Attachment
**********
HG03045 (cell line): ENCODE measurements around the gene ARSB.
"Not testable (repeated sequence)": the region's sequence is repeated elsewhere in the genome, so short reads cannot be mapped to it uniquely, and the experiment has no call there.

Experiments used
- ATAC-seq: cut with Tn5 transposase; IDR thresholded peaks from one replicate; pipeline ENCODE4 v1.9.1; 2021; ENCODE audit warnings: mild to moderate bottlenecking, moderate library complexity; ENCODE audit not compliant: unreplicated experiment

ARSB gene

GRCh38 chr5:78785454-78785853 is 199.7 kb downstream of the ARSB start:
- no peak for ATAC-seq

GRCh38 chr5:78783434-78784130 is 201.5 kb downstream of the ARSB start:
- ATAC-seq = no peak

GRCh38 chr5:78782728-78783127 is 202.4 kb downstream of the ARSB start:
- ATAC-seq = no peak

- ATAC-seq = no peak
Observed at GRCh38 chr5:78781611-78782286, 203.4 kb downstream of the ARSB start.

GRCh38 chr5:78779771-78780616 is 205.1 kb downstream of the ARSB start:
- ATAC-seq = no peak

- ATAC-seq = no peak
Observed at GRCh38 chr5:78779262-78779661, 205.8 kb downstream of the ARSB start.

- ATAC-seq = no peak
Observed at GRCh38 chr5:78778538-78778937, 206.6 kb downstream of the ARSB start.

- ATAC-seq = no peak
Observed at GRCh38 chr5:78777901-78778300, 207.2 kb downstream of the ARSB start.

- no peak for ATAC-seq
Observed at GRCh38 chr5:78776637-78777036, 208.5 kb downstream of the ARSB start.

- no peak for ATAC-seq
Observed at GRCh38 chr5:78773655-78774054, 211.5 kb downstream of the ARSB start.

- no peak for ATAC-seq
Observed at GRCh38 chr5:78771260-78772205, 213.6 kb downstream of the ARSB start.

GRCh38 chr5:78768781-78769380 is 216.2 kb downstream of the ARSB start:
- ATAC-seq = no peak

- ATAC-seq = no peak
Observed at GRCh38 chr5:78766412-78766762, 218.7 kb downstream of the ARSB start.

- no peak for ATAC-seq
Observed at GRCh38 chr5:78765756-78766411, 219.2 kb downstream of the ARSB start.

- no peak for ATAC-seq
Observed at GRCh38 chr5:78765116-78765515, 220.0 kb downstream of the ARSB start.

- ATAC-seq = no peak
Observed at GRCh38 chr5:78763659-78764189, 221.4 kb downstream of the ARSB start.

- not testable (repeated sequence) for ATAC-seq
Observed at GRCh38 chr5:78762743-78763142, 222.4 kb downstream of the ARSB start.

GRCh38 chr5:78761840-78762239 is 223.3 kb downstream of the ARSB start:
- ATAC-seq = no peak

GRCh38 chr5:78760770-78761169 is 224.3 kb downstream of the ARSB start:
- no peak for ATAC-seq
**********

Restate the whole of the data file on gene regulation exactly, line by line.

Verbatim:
HG03045 (cell line): ENCODE measurements around the gene ARSB.
"Not testable (repeated sequence)": the region's sequence is repeated elsewhere in the genome, so short reads cannot be mapped to it uniquely, and the experiment has no call there.

Experiments used
- ATAC-seq: cut with Tn5 transposase; IDR thresholded peaks from one replicate; pipeline ENCODE4 v1.9.1; 2021; ENCODE audit warnings: mild to moderate bottlenecking, moderate library complexity; ENCODE audit not compliant: unreplicated experiment

ARSB gene

GRCh38 chr5:78785454-78785853 is 199.7 kb downstream of the ARSB start:
- no peak for ATAC-seq

GRCh38 chr5:78783434-78784130 is 201.5 kb downstream of the ARSB start:
- ATAC-seq = no peak

GRCh38 chr5:78782728-78783127 is 202.4 kb downstream of the ARSB start:
- ATAC-seq = no peak

- ATAC-seq = no peak
Observed at GRCh38 chr5:78781611-78782286, 203.4 kb downstream of the ARSB start.

GRCh38 chr5:78779771-78780616 is 205.1 kb downstream of the ARSB start:
- ATAC-seq = no peak

- ATAC-seq = no peak
Observed at GRCh38 chr5:78779262-78779661, 205.8 kb downstream of the ARSB start.

- ATAC-seq = no peak
Observed at GRCh38 chr5:78778538-78778937, 206.6 kb downstream of the ARSB start.

- ATAC-seq = no peak
Observed at GRCh38 chr5:78777901-78778300, 207.2 kb downstream of the ARSB start.

- no peak for ATAC-seq
Observed at GRCh38 chr5:78776637-78777036, 208.5 kb downstream of the ARSB start.

- no peak for ATAC-seq
Observed at GRCh38 chr5:78773655-78774054, 211.5 kb downstream of the ARSB start.

- no peak for ATAC-seq
Observed at GRCh38 chr5:78771260-78772205, 213.6 kb downstream of the ARSB start.

GRCh38 chr5:78768781-78769380 is 216.2 kb downstream of the ARSB start:
- ATAC-seq = no peak

- ATAC-seq = no peak
Observed at GRCh38 chr5:78766412-78766762, 218.7 kb downstream of the ARSB start.

- no peak for ATAC-seq
Observed at GRCh38 chr5:78765756-78766411, 219.2 kb downstream of the ARSB start.

- no peak for ATAC-seq
Observed at GRCh38 chr5:78765116-78765515, 220.0 kb downstream of the ARSB start.

- ATAC-seq = no peak
Observed at GRCh38 chr5:78763659-78764189, 221.4 kb downstream of the ARSB start.

- not testable (repeated sequence) for ATAC-seq
Observed at GRCh38 chr5:78762743-78763142, 222.4 kb downstream of the ARSB start.

GRCh38 chr5:78761840-78762239 is 223.3 kb downstream of the ARSB start:
- ATAC-seq = no peak

GRCh38 chr5:78760770-78761169 is 224.3 kb downstream of the ARSB start:
- no peak for ATAC-seq